Ashley and Mary-Kate Olsen have become a bit like the Greta Garbos of the New York fashion world, preferring to stay in the background, refusing to give pre- or post-show interviews, or offer up much intel on collection inspirations, materials or much of anything else. But you know what, it works for them, and is on-brand for a pair of child stars-turned-fashion designers who now value anonymity as the ultimate luxury.

Over the last 13 years — yes, it’s really been that long — The Row has established itself as the gold standard in New York for timeless tailoring (the new Calvin, perhaps) and loose, luxe layers using the kind of materials (900 gram cashmere) that would stack up to any European luxury brand any day. And each season, the designers still manage to generate some measure of newness within their classic canon.

For fall, there was a new waist-defining silhouette along with their signature cloaking volumes. Consider the first look, a generously cut blazer over a diaphanous ivory funnel neck dress, worn with the most expensive looking black rubber boots this side of Glastonbury. Deceptively simple, it was superbly executed, with a cowl neck that read as delicate-but-protecting.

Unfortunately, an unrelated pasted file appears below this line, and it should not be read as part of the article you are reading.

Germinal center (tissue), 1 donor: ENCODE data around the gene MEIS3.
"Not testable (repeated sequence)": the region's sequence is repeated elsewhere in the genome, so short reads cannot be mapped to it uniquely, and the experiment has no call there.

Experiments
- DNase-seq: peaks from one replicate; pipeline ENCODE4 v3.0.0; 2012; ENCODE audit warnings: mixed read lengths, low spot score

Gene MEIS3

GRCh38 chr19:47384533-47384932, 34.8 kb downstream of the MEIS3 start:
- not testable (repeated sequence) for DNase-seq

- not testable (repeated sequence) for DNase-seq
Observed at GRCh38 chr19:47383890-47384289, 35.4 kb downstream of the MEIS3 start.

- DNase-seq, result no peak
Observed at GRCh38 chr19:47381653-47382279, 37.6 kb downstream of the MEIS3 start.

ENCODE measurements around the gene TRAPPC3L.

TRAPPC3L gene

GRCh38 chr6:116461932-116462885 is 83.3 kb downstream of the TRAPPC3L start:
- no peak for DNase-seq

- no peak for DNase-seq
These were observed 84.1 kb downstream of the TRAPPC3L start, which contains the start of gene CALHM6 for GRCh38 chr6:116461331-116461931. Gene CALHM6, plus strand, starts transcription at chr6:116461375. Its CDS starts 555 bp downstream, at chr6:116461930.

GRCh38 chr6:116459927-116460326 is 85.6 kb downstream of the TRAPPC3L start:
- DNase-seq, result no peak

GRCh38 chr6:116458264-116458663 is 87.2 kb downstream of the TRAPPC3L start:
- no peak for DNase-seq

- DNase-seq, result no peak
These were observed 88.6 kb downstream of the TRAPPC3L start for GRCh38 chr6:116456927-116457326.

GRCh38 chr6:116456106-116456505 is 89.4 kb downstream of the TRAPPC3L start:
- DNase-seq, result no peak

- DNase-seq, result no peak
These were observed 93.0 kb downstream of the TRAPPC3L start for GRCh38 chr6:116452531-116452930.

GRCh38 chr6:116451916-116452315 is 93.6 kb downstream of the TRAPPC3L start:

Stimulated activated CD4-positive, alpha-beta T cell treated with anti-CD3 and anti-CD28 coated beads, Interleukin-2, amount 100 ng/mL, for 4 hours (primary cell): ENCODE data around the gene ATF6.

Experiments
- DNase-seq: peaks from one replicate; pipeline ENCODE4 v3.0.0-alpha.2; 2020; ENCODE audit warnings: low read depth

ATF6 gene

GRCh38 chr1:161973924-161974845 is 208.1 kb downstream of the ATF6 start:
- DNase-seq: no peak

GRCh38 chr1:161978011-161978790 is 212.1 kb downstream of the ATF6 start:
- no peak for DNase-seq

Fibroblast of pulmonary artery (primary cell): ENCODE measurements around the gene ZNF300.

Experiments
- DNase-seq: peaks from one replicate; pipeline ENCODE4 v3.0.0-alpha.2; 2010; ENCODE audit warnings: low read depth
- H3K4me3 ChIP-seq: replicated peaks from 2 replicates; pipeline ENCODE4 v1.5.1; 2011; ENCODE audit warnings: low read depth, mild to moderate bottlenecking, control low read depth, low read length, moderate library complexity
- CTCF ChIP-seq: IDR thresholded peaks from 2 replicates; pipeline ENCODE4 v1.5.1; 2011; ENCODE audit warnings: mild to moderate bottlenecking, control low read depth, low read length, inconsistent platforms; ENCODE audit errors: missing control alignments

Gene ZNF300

The collection returned to the same masculine blazer, a throwback to the Nineties in the best way, layered over crisp button-down shirts with extra-long shirttails, black pants and lug-sole boots that were The Row’s take on Doc Martens. As a counterpoint, more feminine silk-melange jackets and scuba-twill overcoats were elegantly draped and nipped in the middle, and fastened with a single button to the side, for a new waist-conscious silhouette that was one of the best things to come down the runway in New York this week.

For cozying up, a cream fleece superluxe snuggie over black pants was a compelling option, as was a black poncho-dress with side snaps over a white funnel-neck blouse and fluid black pants that looked like a new everyday uniform for the .001 percent.

Eveningwear had a powerful quietude: a sage-green strapless gown draped goddess-like; a plunge-front white sheath with delicate beading to catch the light just so, and a white sleeveless funnel-neck dress in a geometric lace, worn with what might best be described as no-shoe shoes. On the feet, they were transparent stocking slippers that virtually disappeared, something to which the designers can certainly relate.

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